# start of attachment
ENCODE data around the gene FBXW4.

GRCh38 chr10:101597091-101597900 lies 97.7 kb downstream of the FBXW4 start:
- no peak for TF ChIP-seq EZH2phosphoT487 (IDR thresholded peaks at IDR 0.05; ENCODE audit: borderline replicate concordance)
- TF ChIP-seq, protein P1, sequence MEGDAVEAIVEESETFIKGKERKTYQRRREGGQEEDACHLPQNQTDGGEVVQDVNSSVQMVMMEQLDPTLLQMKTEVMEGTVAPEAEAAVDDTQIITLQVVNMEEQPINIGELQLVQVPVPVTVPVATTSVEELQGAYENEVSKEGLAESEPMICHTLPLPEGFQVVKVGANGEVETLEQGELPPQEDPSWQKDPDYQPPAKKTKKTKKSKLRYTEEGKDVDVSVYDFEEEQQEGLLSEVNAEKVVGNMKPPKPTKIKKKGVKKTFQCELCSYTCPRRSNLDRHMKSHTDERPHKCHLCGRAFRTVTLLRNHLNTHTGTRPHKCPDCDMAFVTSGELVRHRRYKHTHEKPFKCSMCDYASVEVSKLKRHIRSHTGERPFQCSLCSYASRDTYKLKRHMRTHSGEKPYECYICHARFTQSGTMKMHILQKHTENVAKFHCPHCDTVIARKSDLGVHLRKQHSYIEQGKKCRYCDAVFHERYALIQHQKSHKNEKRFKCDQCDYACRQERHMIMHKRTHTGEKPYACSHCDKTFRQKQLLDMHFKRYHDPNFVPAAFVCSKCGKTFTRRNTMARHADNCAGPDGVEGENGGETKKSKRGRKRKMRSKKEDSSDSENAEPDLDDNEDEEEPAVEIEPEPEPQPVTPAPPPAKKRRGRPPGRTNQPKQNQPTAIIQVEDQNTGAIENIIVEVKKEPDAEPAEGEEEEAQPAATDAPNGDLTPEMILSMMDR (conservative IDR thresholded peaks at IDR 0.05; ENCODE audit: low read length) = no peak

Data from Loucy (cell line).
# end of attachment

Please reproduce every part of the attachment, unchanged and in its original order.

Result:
ENCODE data around the gene FBXW4.

GRCh38 chr10:101597091-101597900 lies 97.7 kb downstream of the FBXW4 start:
- no peak for TF ChIP-seq EZH2phosphoT487 (IDR thresholded peaks at IDR 0.05; ENCODE audit: borderline replicate concordance)
- TF ChIP-seq, protein P1, sequence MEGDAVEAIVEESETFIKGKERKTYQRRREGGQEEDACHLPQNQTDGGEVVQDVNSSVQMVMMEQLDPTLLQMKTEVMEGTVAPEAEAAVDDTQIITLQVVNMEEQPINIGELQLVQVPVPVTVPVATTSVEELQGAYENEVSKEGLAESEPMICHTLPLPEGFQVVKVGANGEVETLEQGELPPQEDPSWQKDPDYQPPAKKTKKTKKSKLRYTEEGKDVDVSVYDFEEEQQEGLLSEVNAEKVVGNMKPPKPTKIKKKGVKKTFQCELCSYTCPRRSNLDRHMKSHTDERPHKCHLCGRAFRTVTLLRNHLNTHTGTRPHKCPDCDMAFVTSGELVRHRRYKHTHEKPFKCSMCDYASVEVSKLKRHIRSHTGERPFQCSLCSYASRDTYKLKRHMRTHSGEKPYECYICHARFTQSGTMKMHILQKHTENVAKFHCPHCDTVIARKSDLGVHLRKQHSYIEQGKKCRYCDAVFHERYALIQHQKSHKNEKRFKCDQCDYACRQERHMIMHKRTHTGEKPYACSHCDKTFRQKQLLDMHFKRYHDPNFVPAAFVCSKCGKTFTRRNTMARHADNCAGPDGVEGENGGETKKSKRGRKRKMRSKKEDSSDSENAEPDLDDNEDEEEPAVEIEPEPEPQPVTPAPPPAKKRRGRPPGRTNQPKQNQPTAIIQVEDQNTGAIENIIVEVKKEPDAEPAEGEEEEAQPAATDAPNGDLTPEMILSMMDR (conservative IDR thresholded peaks at IDR 0.05; ENCODE audit: low read length) = no peak

Data from Loucy (cell line).